Oct 11, 2006

'There is no time, sir, when ties do not matter.'

Udolpho laments the state of men's attire and blames the current trend of casual-to-the-point-of-sloppy dressing on the "boy men" who run the modern corporation.
Not surprisingly, behind the fake corporate friendliness lurks a callous indifference that treats everyone – customers, employees, partners, stockholders – as units of meat that are either helping management or causing some kind of problem, which to the mini-Steve Jobs corporate manager means anything goes in retaliation. Lie to them, manipulate them, betray them, lie to them some more – the most depressing thing about this conduct is how ordinary it is. It is a culture built on lack of respect and "business casual" is a meaningful part of that. Of course, it will be confidently announced by idiots that respecting someone for how they dress is superficial and anyway frequently wrong. (As illustrated in the Whit Stillman movie Metropolitan, customs are most often assaulted by the immature and the unimaginative.) We are supposed to look past the unkempt outward form and peer into their souls. At any rate this gets the vector of respectfulness backwards – it is a show of respect for others to make your appearance nice.

(The claim that one cannot be comfortable while dressed to a higher standard than jeans and a polo shirt is sometimes used to defend the horribly banal business casual look, by people who one suspects own exactly two suits which were tailored to their expanding bodies many waist sizes ago. Since half of even the most formal type of business apparel is simply pants and a shirt, they must be complaining about either the jacket or the tie. It's hard to believe the jacket is the problem, and the feeling of a collar around one's neck is no more restrictive or uncomfortable than a belt around one's waist*** – like most things done for decorum it is quickly gotten used to even by children.)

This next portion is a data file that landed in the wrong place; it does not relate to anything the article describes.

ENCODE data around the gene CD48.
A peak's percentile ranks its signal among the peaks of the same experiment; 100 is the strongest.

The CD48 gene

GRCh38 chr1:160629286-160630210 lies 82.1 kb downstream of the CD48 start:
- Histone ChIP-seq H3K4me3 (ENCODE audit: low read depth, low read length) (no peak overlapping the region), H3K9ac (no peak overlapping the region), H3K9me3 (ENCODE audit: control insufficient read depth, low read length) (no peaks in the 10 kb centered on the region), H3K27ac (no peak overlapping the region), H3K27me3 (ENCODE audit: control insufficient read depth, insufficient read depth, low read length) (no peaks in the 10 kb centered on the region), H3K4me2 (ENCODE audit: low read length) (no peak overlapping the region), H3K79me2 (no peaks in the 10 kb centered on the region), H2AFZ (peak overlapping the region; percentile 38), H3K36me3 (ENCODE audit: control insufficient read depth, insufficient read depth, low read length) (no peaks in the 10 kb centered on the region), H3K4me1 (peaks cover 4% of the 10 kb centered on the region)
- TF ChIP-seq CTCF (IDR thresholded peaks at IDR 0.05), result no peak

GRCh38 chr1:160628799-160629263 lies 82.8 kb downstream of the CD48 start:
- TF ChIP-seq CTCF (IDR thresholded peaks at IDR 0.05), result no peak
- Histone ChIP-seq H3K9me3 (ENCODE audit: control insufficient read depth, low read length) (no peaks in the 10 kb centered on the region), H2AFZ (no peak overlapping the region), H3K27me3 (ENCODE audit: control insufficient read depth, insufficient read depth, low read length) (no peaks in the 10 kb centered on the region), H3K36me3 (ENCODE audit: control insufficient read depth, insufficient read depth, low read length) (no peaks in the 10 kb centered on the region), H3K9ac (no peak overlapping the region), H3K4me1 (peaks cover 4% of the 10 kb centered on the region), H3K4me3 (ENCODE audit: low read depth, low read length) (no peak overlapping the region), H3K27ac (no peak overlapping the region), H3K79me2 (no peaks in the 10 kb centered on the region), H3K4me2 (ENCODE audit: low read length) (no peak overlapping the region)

He's got a point. At one of the worst places that I ever worked, the vicious back-stabbing proprietors were constantly patting themselves on the back for their "anything goes" dress policy. This was evidence of how laid back management was. Yet woe betide anyone who didn't put in a 12-hour day. Indeed, the only benefit I got from this dress code was the depressing view of the hairy-legged guy who sat across from me who wore shorts 365 days a year. Naturally, he loved the dress code.

No comments: